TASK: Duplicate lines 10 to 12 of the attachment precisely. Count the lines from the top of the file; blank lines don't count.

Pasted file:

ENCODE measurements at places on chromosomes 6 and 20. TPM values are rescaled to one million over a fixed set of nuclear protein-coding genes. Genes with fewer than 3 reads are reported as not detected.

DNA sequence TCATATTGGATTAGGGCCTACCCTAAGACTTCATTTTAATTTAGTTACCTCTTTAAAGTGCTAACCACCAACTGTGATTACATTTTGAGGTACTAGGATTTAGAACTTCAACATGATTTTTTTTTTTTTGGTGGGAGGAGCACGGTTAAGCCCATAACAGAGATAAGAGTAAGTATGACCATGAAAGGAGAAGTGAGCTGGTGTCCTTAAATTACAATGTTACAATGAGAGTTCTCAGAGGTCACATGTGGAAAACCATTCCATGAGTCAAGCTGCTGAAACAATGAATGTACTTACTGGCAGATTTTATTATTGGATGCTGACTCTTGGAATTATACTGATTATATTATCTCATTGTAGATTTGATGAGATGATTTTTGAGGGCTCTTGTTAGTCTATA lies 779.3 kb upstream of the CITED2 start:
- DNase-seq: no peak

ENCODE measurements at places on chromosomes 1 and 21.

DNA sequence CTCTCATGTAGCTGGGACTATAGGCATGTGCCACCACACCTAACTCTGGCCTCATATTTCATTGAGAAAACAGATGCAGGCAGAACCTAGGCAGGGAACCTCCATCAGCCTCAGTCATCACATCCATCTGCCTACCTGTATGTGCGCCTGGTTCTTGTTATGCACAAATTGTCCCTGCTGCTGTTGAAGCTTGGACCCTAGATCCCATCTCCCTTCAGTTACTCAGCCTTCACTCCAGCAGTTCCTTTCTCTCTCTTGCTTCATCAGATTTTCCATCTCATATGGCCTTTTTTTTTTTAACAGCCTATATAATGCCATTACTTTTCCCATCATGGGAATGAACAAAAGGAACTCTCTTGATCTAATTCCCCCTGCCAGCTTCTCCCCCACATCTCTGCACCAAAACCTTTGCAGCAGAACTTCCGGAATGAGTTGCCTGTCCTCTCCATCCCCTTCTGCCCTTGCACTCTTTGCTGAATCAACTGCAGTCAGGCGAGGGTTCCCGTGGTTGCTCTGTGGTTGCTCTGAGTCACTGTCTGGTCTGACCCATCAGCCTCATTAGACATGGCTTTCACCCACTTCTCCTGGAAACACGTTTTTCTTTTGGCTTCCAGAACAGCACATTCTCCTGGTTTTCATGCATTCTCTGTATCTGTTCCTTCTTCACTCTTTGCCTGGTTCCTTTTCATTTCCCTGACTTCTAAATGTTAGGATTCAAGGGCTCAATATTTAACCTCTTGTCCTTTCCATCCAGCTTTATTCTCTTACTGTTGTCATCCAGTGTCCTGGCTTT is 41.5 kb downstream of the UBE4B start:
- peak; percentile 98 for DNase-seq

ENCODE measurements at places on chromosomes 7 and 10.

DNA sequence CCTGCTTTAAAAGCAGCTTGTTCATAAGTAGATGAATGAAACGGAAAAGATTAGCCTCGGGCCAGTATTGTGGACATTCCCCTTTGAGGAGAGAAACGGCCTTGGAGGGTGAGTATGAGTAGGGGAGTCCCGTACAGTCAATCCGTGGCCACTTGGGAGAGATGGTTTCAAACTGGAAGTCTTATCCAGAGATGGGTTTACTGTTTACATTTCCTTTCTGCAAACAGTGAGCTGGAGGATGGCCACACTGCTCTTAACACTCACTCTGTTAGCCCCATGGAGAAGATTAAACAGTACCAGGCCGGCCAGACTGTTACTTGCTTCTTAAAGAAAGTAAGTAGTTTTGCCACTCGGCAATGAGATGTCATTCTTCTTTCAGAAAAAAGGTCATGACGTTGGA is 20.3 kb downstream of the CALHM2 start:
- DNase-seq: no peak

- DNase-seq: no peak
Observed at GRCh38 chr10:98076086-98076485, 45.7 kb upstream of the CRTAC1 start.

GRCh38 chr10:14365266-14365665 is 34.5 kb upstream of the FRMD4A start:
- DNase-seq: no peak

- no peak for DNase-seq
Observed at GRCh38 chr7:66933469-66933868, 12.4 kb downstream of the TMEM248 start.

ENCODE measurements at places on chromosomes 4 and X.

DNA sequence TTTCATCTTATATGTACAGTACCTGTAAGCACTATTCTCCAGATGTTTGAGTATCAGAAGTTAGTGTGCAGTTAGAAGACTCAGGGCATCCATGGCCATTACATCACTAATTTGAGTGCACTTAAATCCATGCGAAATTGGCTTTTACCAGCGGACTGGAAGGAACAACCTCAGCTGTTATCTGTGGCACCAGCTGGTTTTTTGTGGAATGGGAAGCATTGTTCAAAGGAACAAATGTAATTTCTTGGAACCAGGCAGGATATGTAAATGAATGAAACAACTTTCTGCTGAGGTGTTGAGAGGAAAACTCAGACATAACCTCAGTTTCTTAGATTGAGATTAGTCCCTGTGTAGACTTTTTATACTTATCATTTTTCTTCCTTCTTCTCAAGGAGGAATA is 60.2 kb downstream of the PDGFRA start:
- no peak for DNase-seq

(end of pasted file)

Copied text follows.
- DNase-seq: no peak
Observed at GRCh38 chr10:98076086-98076485, 45.7 kb upstream of the CRTAC1 start.

GRCh38 chr10:14365266-14365665 is 34.5 kb upstream of the FRMD4A start: